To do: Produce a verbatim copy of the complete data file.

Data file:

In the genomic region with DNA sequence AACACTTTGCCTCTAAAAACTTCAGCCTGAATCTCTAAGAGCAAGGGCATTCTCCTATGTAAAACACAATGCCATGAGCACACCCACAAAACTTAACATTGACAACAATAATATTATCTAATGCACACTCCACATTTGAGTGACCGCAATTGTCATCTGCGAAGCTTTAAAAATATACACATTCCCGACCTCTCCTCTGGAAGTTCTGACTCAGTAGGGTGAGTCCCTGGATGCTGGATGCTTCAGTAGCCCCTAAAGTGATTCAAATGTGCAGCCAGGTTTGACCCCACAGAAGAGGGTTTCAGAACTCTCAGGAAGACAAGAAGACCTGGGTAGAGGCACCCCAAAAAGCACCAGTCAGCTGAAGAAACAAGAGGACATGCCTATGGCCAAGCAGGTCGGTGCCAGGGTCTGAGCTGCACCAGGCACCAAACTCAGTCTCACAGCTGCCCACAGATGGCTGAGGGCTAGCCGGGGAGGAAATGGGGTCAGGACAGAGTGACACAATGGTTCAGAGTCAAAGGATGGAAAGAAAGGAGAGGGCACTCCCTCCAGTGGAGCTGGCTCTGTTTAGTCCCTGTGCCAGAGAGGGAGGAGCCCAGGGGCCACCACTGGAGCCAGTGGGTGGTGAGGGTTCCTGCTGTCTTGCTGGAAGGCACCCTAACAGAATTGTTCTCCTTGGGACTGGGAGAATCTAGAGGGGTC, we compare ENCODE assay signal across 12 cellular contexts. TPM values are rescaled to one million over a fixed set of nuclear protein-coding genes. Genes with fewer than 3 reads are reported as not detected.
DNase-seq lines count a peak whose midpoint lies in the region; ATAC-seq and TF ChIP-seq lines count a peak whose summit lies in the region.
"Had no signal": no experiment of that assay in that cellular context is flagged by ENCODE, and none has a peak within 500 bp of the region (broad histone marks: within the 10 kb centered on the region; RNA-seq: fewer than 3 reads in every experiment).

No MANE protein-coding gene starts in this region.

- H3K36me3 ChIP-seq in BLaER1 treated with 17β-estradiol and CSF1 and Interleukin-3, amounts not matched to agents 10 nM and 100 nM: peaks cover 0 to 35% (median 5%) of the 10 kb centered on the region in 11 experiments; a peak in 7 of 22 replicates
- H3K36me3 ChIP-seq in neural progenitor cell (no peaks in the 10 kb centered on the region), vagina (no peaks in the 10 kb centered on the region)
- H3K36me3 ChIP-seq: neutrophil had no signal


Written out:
In the genomic region with DNA sequence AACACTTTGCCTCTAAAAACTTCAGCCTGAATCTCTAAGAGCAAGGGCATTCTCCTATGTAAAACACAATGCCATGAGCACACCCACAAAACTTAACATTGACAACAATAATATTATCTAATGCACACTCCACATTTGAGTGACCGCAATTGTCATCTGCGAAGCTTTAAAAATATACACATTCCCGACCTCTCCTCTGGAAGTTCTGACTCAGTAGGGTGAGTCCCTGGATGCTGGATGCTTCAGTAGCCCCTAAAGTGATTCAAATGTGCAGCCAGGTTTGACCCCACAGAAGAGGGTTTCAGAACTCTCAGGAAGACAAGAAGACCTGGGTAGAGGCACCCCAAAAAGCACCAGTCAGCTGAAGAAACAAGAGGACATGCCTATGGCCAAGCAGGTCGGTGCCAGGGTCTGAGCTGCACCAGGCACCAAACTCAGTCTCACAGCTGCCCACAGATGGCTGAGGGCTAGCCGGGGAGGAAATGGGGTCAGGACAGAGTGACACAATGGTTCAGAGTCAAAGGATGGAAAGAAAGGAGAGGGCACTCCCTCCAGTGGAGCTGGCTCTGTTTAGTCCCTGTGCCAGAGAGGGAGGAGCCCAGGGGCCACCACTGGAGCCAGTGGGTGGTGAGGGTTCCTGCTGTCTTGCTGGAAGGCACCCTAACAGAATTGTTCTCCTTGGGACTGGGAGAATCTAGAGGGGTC, we compare ENCODE assay signal across 12 cellular contexts. TPM values are rescaled to one million over a fixed set of nuclear protein-coding genes. Genes with fewer than 3 reads are reported as not detected.
DNase-seq lines count a peak whose midpoint lies in the region; ATAC-seq and TF ChIP-seq lines count a peak whose summit lies in the region.
"Had no signal": no experiment of that assay in that cellular context is flagged by ENCODE, and none has a peak within 500 bp of the region (broad histone marks: within the 10 kb centered on the region; RNA-seq: fewer than 3 reads in every experiment).

No MANE protein-coding gene starts in this region.

- H3K36me3 ChIP-seq in BLaER1 treated with 17β-estradiol and CSF1 and Interleukin-3, amounts not matched to agents 10 nM and 100 nM: peaks cover 0 to 35% (median 5%) of the 10 kb centered on the region in 11 experiments; a peak in 7 of 22 replicates
- H3K36me3 ChIP-seq in neural progenitor cell (no peaks in the 10 kb centered on the region), vagina (no peaks in the 10 kb centered on the region)
- H3K36me3 ChIP-seq: neutrophil had no signal